We particularly enjoyed the nice hot summer day with the cooling effect from the river. You can often see many locals going for a run through the nearby footpaths by the canals.
3. Go up Barrage Vauban
The Barrage Vauban, is a historic dam and defensive structure that has evolved into a popular tourist attraction.
Built in the 17th century by the military engineer Sébastien Le Prestre de Vauban, the Barrage Vauban is a masterpiece of military architecture. It was originally constructed as part of the city’s fortifications.
The Barrage Vauban offers panoramic views of Strasbourg’s historic district, including the Cathedral Notre-Dame de Strasbourg, the Ponts Couverts, and the picturesque Petite-France neighbourhood.
4. Walk down the Petite-France
Petite-France is one of the most picturesque and charming neighbourhoods in Strasbourg, known for its half-timbered houses, canals, and cobblestone streets.
Similar to many German cities or Tudor style buildings, Strasbourg offers amazing views of these houses and is simply a pleasure to walk by them and observe them.
Petite-France was historically the district of tanners, millers, and fishermen. This can be easily seen by some of the remaining water mills left for decorative purposes.
Nowadays the district is dotted with charming restaurants, cafes, and shops. It’s a delightful place to wander, stop for a meal, or shop for souvenirs.
We even sat down later that day to enjoy a nice refreshing bottle of cider by the shade of a walnut tree whilst watching tourists like us searching for a shaded table to enjoy their lunch.
5. Check out St. Thomas Church
St. Thomas Church has its origins in the 12th century, with the current structure dating back to the 15th century. It is a classic example of Gothic architecture.
St. Thomas Church, with its rich history, Gothic architecture, and cultural significance, contributes to the diverse tapestry of Strasbourg’s landmarks and is a noteworthy stop for those exploring the city’s heritage.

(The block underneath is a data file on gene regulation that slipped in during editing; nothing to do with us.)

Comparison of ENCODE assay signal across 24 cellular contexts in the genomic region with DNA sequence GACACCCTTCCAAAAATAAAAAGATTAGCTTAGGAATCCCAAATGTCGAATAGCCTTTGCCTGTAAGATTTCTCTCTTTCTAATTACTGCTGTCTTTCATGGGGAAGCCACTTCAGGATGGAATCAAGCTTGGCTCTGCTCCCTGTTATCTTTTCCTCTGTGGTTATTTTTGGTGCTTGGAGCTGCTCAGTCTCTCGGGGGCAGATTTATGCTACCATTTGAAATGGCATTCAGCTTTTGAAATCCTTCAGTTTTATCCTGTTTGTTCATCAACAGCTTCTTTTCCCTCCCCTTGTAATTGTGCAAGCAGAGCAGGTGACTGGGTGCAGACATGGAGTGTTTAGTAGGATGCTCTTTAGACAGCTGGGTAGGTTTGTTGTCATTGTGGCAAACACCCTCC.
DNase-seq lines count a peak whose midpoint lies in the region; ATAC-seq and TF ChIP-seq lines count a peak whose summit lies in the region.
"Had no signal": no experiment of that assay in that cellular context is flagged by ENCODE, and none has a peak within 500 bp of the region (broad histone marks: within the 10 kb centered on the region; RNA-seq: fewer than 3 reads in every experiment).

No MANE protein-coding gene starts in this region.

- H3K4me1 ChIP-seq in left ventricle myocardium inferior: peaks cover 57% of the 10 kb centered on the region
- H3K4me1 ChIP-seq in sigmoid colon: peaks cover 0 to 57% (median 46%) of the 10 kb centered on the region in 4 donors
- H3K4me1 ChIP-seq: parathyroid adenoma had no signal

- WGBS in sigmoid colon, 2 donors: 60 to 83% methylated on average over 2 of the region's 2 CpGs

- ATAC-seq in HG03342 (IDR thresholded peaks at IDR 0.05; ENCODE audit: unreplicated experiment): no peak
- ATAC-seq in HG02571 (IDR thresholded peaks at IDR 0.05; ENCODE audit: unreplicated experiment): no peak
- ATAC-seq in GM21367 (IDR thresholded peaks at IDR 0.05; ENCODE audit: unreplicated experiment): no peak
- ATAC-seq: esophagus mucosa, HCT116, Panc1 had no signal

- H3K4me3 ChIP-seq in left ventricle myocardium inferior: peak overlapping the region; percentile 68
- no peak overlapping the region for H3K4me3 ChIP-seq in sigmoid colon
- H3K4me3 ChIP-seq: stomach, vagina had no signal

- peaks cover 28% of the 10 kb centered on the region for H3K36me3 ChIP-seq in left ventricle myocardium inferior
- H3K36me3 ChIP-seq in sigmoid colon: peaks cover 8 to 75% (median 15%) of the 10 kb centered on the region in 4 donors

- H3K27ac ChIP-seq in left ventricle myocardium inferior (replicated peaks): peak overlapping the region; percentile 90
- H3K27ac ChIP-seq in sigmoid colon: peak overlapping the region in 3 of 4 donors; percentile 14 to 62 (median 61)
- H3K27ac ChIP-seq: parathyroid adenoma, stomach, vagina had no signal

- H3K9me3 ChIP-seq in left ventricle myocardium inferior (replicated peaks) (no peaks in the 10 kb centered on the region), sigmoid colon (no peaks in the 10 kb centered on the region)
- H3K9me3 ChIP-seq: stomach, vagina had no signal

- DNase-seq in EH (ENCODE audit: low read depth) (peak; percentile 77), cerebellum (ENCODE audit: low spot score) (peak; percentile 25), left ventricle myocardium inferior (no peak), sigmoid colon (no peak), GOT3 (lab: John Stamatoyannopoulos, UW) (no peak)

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6. Learn about Alsatian German Ethnics at the Alsatian Museum
The Musée Alsacien is dedicated to preserving and showcasing the cultural heritage of the Alsace region, known for its distinctive blend of French and German influences.
Housed in several historical buildings in Strasbourg’s Old Town, the museum itself is an architectural gem. The buildings reflect traditional Alsatian architecture, providing a fitting backdrop for the exhibits.
We particularly enjoyed exploring the Museum as it revealed how people used to live back in the days and overcome the hardships of those days. It was also interesting to learn the many similarities the people in this region shared with the wider Germanic world.
The museum’s exhibits feature a wide range of artifacts, crafts, and everyday items that offer insights into the daily life, traditions, and customs of the people of Alsace over the centuries. This includes textiles, ceramics, furniture, and more.
7. Have a Coffee at Place Kléber
Place Kléber is the main square and a vibrant focal point in the heart of Strasbourg, France. Named after General Jean-Baptiste Kléber, a native of Strasbourg and a hero of the French Revolutionary Wars, the square is a central hub for both locals and tourists.
One prominent structure on Place Kléber is the Aubette building. Originally designed as a military guardhouse, it now houses restaurants, shops, and a cinema.
The equestrian statue of General Kléber is a prominent feature at the centre of the square. It’s a popular meeting point and a symbol of the city’s history.
When sitting on the benches nearby you can also see many locals enjoying their lunch in the shade. It’s a great place to sit down and have a drink as well and enjoying passing people.
8. See the Cathédrale Notre-Dame-de-Strasbourg